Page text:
In 2012, our Seattle, Washington office was the first to review the project start-up process. Many clients required a quicker “readiness to work” time than we were providing. Overall, the process included a significant wait time (one of the seven types of waste in the Lean world). A baseline of 31 days from the day a job number was requested to the day initial subcontracts were executed was targeted for a 90 percent reduction—just three days total. This was a very challenging target to reach, but they should be aggressive and challenging. Goals and targets for improvement should stretch beyond what one might think is reasonable because this challenges teams to make transformational change. If the goals are incremental or not large enough, they may fall into the trap of doing more of the same.
The Seattle team is currently tracking between seven and eight days, which is far less than the original 31. By identifying waste and developing alternate solutions, not only did they achieve an overall time reduction, but costs were reduced as well by implementing automated notifications and eliminating hard copy contract shipping costs.
As part of the project start-up RPIW, our Seattle team wrote each process on a post-it and attached it to a large sheet of paper. The top paper is the current state Value Stream Map. This map is a visual means to depict and improve the flow of material or information through a process. The second, lower sheet of paper is the future state Value Stream Map. With the completion of the Value Stream Maps, their next step was to implement the new plan.
A few years later, a Skanska team in San Antonio, Texas learned about Seattle’s results and was motivated to try a project start-up RPIW themselves. They included the Seattle developed process, but also looked at project mobilization—getting boots on the ground. The team reviewed steps prior to subcontracts being issued and found there was no formal process performing job start-up, which resulted in a significant amount of waste and frustration among project teams. Each operator was reinventing the wheel each time resulting in waste and defects such as incomplete, missing or redundant information, missed steps, time spent training, and potentially a delayed start.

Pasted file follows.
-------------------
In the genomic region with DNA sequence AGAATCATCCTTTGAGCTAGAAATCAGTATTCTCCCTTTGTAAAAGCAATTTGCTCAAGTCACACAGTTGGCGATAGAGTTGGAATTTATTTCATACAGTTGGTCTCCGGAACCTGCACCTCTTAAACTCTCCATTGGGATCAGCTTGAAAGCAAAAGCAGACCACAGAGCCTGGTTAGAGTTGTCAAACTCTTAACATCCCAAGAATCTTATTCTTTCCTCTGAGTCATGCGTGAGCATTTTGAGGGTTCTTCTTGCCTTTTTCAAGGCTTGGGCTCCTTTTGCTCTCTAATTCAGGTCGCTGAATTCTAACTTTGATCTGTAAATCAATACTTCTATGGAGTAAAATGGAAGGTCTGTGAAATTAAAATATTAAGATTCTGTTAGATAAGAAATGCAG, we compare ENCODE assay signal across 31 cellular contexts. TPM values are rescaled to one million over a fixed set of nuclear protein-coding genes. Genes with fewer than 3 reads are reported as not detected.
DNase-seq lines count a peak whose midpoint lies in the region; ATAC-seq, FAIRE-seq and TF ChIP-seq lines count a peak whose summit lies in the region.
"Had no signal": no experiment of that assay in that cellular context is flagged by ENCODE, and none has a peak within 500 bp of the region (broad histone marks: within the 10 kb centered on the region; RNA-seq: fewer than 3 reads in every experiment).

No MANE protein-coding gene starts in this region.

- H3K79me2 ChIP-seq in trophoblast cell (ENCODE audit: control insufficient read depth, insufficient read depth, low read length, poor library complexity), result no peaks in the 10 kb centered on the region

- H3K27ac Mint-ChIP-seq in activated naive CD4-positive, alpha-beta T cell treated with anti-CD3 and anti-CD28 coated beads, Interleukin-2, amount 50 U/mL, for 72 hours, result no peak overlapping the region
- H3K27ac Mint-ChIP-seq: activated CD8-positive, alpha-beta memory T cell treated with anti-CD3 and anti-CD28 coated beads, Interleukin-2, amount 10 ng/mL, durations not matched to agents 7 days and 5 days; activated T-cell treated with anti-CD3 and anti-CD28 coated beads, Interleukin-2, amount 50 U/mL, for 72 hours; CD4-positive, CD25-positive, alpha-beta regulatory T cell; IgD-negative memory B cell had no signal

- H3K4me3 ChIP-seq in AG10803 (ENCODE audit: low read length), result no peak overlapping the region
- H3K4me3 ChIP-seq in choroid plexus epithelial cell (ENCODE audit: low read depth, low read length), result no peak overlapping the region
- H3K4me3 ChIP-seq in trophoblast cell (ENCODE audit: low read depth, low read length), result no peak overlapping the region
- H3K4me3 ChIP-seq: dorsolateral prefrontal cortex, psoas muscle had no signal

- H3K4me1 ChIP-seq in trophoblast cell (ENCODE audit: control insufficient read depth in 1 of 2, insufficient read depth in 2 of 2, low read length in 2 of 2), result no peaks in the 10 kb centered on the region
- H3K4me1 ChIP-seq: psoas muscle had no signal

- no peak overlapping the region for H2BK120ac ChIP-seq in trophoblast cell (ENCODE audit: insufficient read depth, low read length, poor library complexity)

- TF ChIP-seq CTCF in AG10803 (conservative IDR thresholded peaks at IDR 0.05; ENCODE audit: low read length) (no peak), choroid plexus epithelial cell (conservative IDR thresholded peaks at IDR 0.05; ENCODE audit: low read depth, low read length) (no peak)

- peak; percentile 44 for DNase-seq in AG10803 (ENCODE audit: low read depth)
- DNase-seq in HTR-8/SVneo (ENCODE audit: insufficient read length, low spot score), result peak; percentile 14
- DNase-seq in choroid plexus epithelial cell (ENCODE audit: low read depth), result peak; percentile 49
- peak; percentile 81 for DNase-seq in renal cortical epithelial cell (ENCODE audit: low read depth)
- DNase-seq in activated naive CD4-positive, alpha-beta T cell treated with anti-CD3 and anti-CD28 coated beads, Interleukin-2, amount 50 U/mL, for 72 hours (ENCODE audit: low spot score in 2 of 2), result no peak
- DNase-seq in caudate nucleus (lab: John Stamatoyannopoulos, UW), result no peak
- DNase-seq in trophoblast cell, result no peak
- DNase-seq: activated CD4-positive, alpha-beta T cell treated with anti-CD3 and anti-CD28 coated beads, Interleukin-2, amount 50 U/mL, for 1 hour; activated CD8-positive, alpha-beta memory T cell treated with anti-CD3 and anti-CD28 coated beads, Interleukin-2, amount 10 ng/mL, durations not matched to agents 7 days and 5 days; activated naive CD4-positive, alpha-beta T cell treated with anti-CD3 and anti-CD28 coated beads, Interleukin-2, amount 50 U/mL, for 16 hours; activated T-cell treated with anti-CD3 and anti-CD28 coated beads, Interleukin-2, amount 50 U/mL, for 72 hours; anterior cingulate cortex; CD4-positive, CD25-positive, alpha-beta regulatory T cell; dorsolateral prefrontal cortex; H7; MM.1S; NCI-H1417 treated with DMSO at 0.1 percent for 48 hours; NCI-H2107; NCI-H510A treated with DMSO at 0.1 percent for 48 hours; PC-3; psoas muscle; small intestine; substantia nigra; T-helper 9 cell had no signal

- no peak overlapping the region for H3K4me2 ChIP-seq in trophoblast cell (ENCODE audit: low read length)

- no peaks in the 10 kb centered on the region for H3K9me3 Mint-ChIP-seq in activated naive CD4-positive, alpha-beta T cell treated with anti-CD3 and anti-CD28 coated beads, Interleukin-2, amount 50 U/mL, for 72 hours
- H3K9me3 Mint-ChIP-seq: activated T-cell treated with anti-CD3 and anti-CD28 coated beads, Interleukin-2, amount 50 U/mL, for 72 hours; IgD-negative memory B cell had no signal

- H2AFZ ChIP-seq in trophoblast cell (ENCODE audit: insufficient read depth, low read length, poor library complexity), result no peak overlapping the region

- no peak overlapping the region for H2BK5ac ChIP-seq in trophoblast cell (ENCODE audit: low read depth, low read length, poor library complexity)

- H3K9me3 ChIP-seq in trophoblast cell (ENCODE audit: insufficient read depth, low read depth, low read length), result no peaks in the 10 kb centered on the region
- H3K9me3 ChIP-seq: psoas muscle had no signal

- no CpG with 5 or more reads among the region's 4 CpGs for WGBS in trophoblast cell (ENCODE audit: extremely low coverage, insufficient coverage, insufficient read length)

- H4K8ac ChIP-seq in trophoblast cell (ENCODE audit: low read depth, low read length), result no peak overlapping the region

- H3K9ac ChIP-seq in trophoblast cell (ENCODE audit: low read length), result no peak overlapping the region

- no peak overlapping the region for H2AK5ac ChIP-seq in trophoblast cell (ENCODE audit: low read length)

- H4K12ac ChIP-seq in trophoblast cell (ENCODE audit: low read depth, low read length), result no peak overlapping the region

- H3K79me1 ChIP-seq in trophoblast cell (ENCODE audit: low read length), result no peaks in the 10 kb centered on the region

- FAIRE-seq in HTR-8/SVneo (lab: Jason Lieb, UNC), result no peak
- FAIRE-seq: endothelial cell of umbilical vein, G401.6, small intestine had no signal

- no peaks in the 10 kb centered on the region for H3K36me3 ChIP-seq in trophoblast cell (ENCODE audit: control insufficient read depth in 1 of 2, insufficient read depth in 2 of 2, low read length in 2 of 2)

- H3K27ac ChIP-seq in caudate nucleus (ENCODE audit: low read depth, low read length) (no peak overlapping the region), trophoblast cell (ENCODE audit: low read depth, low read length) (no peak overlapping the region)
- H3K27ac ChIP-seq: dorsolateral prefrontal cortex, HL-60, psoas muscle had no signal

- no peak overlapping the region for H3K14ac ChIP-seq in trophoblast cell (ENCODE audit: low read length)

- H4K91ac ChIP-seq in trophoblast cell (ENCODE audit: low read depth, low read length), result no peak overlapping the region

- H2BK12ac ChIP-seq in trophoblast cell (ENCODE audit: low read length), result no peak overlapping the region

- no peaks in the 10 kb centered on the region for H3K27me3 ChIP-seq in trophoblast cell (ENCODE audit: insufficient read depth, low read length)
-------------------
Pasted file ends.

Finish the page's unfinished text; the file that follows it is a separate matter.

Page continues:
With several new employees and projects in the pipeline, a standard process needed to be established to increase efficiency and eliminate waste. The team’s specific goal was to reduce the overall time from the day we receive a notice to proceed to the day on-site mobilization is complete—a total reduction from 52 to 10 days. Again, these were very aggressive goals, but part of the process was already improved by our Seattle team. San Antonio’s new process added a contract administrator to support project on-site mobilization, appointed a key person to oversee and hold people accountable to following the new process and implemented “stop the line” points within their process. These “stop the line” gates halt the process until specific steps are completed, sufficient information is known or appropriate people are included or present. Currently, the San Antonio team is tracking at five days, and they have revisited the process five times to realize further improvement.
The San Antonio team is pictured here documenting the current state Value Stream Map and identifying waste in the process.
Close to the same time, our Blue Bell, Pennsylvania team also decided to join in the continuous improvement journey and build on Seattle’s improvements. Their scope began even earlier in the project start-up process, beginning with the Request for Proposal (RFP) and leading into sending out the first bid package to trade partners. The team largely focused on preconstruction activities and realized, similar to the San Antonio team, that lack of a standard process had resulted in burdensome work and unclear roles and responsibilities. For their RPIW, the Blue Bell team targeted 100 percent standard work and continue to revisit the process to make improvements and changes as needed.
Skanska’s Blue Bell team is shown documenting opportunities and challenges in the current process.
A naturally evolving Lean culture
A Lean culture of continuous improvement is organically growing and spreading within Skanska. By making the new processes and results available nationally, we naturally encourage offices to look into efforts made by their peers across the country. Since our geographies are very diverse, they can take a process and make it their own—seek out the value in what exists and continue to make it better.
To date, we have held nearly 30 RPIWs and multiple Kaizen events. The topics range from construction to marketing to administrative, and the workshops include all levels of personnel from our organization—top down, bottom up. This empowers our people to work together and always look for a better solution.